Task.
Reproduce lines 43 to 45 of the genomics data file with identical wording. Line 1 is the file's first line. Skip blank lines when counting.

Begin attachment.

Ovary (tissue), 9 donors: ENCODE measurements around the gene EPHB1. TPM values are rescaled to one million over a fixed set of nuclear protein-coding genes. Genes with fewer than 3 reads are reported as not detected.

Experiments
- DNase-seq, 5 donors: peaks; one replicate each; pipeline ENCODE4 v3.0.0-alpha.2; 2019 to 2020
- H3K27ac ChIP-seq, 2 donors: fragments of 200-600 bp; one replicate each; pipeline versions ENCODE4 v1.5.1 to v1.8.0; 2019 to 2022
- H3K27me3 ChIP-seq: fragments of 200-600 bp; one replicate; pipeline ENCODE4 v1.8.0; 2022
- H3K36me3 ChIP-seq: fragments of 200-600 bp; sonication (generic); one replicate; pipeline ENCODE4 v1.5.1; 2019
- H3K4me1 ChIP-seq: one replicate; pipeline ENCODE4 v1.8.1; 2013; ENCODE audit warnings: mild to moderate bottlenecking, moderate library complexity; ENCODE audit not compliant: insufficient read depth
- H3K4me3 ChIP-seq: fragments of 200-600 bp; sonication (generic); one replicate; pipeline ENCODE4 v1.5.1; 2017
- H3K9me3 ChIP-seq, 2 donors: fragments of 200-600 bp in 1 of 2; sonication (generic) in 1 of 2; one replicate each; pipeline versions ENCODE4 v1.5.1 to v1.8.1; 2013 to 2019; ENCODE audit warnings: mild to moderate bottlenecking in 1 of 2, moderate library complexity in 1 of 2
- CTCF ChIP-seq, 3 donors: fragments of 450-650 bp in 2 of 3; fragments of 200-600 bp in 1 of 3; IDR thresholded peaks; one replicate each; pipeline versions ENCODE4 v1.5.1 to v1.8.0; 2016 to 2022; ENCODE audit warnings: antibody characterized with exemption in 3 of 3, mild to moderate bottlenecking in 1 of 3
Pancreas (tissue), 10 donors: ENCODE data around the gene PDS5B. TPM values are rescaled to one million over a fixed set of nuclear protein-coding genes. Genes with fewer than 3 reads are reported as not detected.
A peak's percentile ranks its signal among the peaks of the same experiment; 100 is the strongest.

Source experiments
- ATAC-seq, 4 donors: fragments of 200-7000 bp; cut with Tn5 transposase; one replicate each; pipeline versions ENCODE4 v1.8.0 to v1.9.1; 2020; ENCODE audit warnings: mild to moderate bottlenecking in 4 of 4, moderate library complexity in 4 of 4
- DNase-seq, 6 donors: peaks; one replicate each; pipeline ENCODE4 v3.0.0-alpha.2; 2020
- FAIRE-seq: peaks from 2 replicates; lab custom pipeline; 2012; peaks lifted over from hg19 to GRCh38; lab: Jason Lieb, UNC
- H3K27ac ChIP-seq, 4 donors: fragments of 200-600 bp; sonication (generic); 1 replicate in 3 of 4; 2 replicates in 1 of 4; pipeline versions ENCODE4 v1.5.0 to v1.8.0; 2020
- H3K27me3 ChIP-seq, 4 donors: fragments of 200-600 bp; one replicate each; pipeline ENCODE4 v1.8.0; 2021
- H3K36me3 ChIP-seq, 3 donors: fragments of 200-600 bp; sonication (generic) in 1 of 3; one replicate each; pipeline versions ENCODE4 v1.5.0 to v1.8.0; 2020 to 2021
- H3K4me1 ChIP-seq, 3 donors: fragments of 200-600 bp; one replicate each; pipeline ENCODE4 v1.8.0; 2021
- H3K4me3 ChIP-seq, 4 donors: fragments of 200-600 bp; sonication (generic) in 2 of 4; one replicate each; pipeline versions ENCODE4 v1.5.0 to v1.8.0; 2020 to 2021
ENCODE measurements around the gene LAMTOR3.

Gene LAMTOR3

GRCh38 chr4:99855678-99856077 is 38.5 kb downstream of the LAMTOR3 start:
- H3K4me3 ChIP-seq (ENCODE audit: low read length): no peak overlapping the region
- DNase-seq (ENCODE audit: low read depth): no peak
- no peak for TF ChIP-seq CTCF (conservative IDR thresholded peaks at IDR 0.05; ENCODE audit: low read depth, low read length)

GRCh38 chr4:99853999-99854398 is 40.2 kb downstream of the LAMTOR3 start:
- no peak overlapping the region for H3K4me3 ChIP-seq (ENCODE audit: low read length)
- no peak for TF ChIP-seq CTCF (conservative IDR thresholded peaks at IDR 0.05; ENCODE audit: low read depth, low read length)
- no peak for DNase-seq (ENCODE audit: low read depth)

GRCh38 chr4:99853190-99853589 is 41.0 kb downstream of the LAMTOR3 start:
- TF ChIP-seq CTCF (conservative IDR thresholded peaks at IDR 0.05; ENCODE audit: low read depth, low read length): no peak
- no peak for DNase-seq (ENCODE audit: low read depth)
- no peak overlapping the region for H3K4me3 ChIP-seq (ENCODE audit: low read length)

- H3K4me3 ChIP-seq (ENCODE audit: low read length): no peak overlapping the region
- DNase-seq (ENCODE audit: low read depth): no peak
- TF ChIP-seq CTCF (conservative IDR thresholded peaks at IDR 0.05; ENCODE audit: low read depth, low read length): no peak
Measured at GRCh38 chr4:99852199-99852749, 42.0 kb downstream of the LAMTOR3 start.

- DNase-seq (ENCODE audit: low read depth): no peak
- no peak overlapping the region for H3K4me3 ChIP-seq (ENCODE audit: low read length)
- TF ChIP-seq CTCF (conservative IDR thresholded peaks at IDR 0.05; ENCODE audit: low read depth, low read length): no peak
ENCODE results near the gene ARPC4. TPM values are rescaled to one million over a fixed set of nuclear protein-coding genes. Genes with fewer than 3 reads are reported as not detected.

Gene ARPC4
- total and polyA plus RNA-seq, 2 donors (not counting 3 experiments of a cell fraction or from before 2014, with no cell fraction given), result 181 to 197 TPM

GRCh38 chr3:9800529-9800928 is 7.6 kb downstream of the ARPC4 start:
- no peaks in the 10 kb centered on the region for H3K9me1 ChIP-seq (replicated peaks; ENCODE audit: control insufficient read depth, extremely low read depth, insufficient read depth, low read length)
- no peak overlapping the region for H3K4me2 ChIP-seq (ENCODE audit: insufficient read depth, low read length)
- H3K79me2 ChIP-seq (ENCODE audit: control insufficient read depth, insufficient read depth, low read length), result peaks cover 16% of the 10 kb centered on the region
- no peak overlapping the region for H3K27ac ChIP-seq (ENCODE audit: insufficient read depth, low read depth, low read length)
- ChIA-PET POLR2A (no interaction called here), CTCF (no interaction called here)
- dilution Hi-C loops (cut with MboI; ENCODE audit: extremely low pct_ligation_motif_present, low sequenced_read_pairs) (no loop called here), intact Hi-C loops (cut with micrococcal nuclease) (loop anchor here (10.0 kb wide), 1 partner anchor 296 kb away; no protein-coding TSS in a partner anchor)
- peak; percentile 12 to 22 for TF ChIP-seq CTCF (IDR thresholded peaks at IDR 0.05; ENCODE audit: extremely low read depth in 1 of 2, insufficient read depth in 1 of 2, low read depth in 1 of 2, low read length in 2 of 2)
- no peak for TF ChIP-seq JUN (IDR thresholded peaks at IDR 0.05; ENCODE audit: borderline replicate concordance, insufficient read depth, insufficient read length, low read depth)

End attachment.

ENCODE results near the gene ARPC4. TPM values are rescaled to one million over a fixed set of nuclear protein-coding genes. Genes with fewer than 3 reads are reported as not detected.

Gene ARPC4
- total and polyA plus RNA-seq, 2 donors (not counting 3 experiments of a cell fraction or from before 2014, with no cell fraction given), result 181 to 197 TPM